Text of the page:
The past two-and-a-half years have transformed priorities for hotel food-and-beverage operations. Combi- and rapid-cook ovens reigned supreme as the primary focus switched to room service and grab and go. As restrictions lift, staff shortages and inflation are putting the spotlight on efficiency and consistency when it comes to equipment choices. Here is an overview of how some operators are planning for 2023 and beyond.
Technology all the way
For Garth Ruggiero, corporate director, Product Procurement for Atlific Hotels in Montreal, moving forward is all about technology advancement. “We’re actively looking for the next piece of equipment that will elevate our game, put out better-quality product and save on labour. They will be instrumental in keeping costs down from a labour standpoint as jobs are harder and harder to fill.”
Atlific is moving to smart equipment such as the Alto-Shaam Vector and the latest Rational units, he explains. “Any new oven coming out today will have a phone built into the screen to use as a control panel. Younger staff tend to gravitate to those types of technologies. It’s second nature to them.”
While it is a pricey investment, he says, “We know that’s where we need to spend our money. We need to embrace the technology that is available. It’s only going to get more high tech as the industry evolves, and the labour pool gets smaller. Tradition is nice, but at some point, you have to turn the page and move on.”
Tracking the bottom line
Jacky Bruchez, National Food and Beverage director for Groupe Germain Hotels, says that while staffing continues to be a primary concern, rising food costs are equally critical to menu development and technology investments. “The combi-ovens would be one of the main pieces because it can do everything. Sous vide is on the rise, as it allows chefs to do a lot of preparation work in advance.”
One of the biggest challenges moving forward is food costs, he adds. “We are always finding ways to prepare meals differently and extend the use of products.”
A key investment for Germain is technology tools relating to inventory control, says Bruchez. “We are working with Restock to learn more about every part of buying, what is moving, and projected costs, so we can stock up in advance for menus based on pricing forecasts. We are finding ways to optimize what resources we have and not waste efforts on items that may not be our best sellers.”
Working from a clean slate
Jason Williams, executive chef, Treadwell Farm to Table Cuisine and The Gate House, at 124 on Queen in Niagara-on-the Lake has been spending his time equipping its recently expanded kitchen operations, including a new central kitchen in the hotel’s Q Lounge in the main hotel.
“I’m looking forward to getting a Rational with smart features for the lounge as it will help us execute for functions in a small space. I’ve never used one before, but excited to try it out. Right now, The Gate House is where we do most of the prep work for the other restaurants because we don’t have much prep space there.”
With the blast chiller going into the Q Lounge kitchen, Williams says they will be able to cook and steam in the Rational and then use the blast chillers for cooling. “I’d also love to get a small Rational for Treadwell for braising, cooking and holding.”
Thinking outside the box
W Hotel Toronto’s executive chef Keith Pears has the good fortune to be sourcing brand new equipment for his kitchen operations as the hotel only opened in the summer of 2022. “When I started, I asked for everything.”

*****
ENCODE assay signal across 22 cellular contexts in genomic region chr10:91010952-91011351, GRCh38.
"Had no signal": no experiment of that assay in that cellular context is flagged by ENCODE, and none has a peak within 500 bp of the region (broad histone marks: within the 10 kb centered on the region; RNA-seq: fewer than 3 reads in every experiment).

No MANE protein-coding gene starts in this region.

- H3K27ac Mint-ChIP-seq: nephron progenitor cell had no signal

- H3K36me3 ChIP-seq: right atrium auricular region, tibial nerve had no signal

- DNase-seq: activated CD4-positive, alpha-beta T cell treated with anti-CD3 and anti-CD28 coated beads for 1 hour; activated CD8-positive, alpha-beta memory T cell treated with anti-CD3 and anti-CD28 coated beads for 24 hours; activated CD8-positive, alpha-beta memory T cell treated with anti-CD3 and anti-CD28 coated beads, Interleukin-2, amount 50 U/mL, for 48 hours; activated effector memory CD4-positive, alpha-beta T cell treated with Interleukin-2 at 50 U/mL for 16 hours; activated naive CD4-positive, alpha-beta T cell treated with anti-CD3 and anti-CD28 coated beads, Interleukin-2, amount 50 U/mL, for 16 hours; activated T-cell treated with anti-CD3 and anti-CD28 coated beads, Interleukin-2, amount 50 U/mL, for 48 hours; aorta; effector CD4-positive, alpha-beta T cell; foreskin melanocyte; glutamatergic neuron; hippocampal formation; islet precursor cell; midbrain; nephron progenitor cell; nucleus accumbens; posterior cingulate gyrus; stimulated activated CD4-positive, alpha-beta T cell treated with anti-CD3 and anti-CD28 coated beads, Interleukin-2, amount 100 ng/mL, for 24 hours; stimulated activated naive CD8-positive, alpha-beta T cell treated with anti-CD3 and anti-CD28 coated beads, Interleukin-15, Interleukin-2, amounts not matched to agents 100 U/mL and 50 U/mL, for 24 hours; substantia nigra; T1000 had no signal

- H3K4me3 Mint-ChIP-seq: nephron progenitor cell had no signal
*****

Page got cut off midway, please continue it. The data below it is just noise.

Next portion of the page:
Known for his innovative cuisine, Pears is always on the lookout for new equipment that can help him wow guests. For example, he uses a Harvest Right freeze dryer to freeze raspberries and pineapple for items such as his sweet toast multi-grain sourdough with frozen raspberries and cashew butter, or jerk chicken topped with roasted-pineapple aioli, puffed rice and a freeze-dried pineapple crumble.
Pears is also experimenting with his new 3D printer. “We can use it for different amenities, such as personalized chocolate desserts, or butter in the design of a company logo,” he says. “We haven’t taken full advantage of it yet.”
Another item is an in-house canning machine they use for favourites such as tomato gazpacho. The rooftop Skylight Mediterranean raw bar features a Jade grill for serving steaks and other barbecue items.
Pear’s equipment inventory also includes a small smoker for olives and a Pacojet for sauces, sorbets, and ice reams, as well as a flavour blaster, smoking gun, and centrifuge for the bar. Another favourite is a ControlFreak induction burner by PolyScience. “Its super accurate.”
Upping the combi quotient
Having worked in restaurants in Europe before coming to Canada, Sebastian Brand, executive chef at The Rimrock Resort Hotel in Banff, Alta. is more familiar with combi-ovens and blast chillers than many North-American chefs. “Here they’ve only been popular over the last decade. Our goal at Rimrock is to use them to modernize for a smaller footprint as well as increase efficiency.”
The combi-ovens they had were the biggest workhorses during the pandemic. “Now we are shifting to more high-tech ovens and have ordered six Rationals for banquet and line production to get more consistency. Before, we had seasoned veteran cooks. Now there are more fresh interns, so the ovens will help us keep the standards up. These are top-of-the-shelf cooking centres where we can create and upload recipes, proof, and bake. And it’s all wireless.”
His 2023 budget includes a new Rational Vario cooking centre. “You can cook on the flat top at different temperatures, which will make us more efficient and consistent.”
There are a lot of great products out there that can help to improve efficiency, he says. “Now we just need the budget to get them.”